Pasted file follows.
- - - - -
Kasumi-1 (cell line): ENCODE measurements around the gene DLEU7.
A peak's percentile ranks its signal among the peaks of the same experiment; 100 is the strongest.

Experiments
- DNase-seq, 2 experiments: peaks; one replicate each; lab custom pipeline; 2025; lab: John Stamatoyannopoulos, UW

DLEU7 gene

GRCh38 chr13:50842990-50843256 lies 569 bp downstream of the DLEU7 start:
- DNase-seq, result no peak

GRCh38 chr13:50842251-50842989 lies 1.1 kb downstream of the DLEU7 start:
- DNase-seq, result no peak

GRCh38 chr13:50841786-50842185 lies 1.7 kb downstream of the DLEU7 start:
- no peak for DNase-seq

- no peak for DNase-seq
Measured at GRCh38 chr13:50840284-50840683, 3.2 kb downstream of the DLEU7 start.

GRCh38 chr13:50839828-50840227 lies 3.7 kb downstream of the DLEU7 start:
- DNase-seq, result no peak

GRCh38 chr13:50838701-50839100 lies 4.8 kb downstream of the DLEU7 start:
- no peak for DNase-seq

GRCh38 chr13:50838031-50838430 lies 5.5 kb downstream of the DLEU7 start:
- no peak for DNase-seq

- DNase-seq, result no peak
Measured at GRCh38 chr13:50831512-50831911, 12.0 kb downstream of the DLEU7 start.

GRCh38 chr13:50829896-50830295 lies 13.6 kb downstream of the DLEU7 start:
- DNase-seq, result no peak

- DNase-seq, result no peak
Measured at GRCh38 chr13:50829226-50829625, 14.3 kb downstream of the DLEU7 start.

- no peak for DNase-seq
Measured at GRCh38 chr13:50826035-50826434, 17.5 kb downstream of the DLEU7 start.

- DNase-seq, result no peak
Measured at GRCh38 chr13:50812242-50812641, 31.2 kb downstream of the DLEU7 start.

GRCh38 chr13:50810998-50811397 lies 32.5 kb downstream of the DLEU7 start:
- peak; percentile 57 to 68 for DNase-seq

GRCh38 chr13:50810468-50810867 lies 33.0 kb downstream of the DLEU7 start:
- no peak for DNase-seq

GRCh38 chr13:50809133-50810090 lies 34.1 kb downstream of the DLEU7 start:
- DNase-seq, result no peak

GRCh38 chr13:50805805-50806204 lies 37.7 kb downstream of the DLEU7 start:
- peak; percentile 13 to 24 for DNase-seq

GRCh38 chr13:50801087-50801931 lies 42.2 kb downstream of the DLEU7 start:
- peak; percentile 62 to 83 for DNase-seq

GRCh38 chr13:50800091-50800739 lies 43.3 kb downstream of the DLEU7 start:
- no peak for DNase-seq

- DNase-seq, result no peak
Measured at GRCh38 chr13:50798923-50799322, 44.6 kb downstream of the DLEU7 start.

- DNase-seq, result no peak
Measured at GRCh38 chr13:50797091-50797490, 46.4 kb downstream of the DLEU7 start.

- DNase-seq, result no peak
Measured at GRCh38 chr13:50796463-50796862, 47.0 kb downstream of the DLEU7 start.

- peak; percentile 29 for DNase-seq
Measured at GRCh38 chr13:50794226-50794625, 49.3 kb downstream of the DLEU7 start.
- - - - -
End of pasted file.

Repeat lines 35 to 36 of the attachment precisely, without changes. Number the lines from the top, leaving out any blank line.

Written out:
- DNase-seq, result no peak

GRCh38 chr13:50805805-50806204 lies 37.7 kb downstream of the DLEU7 start: